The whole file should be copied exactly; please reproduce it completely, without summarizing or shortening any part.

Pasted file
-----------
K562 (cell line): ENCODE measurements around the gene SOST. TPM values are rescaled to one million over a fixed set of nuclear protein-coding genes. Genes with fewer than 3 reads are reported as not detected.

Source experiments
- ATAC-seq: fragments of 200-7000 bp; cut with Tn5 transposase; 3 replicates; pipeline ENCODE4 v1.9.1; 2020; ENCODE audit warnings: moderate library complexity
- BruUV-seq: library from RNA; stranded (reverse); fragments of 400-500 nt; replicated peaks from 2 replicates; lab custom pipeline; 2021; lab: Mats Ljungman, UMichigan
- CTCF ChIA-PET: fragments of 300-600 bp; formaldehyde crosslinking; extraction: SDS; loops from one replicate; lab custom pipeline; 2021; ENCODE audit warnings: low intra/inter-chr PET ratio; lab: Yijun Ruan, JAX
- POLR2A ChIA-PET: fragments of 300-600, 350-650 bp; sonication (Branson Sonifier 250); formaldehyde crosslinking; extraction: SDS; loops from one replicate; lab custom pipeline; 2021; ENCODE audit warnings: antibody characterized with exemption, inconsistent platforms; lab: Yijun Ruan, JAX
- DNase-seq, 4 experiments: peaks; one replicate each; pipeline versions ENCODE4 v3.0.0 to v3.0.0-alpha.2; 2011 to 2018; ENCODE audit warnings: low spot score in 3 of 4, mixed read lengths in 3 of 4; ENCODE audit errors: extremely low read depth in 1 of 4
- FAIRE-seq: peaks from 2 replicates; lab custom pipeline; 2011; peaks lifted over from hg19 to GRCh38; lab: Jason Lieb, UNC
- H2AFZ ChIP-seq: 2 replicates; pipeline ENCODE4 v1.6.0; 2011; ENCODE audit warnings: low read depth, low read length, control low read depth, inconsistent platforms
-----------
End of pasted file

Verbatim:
K562 (cell line): ENCODE measurements around the gene SOST. TPM values are rescaled to one million over a fixed set of nuclear protein-coding genes. Genes with fewer than 3 reads are reported as not detected.

Source experiments
- ATAC-seq: fragments of 200-7000 bp; cut with Tn5 transposase; 3 replicates; pipeline ENCODE4 v1.9.1; 2020; ENCODE audit warnings: moderate library complexity
- BruUV-seq: library from RNA; stranded (reverse); fragments of 400-500 nt; replicated peaks from 2 replicates; lab custom pipeline; 2021; lab: Mats Ljungman, UMichigan
- CTCF ChIA-PET: fragments of 300-600 bp; formaldehyde crosslinking; extraction: SDS; loops from one replicate; lab custom pipeline; 2021; ENCODE audit warnings: low intra/inter-chr PET ratio; lab: Yijun Ruan, JAX
- POLR2A ChIA-PET: fragments of 300-600, 350-650 bp; sonication (Branson Sonifier 250); formaldehyde crosslinking; extraction: SDS; loops from one replicate; lab custom pipeline; 2021; ENCODE audit warnings: antibody characterized with exemption, inconsistent platforms; lab: Yijun Ruan, JAX
- DNase-seq, 4 experiments: peaks; one replicate each; pipeline versions ENCODE4 v3.0.0 to v3.0.0-alpha.2; 2011 to 2018; ENCODE audit warnings: low spot score in 3 of 4, mixed read lengths in 3 of 4; ENCODE audit errors: extremely low read depth in 1 of 4
- FAIRE-seq: peaks from 2 replicates; lab custom pipeline; 2011; peaks lifted over from hg19 to GRCh38; lab: Jason Lieb, UNC
- H2AFZ ChIP-seq: 2 replicates; pipeline ENCODE4 v1.6.0; 2011; ENCODE audit warnings: low read depth, low read length, control low read depth, inconsistent platforms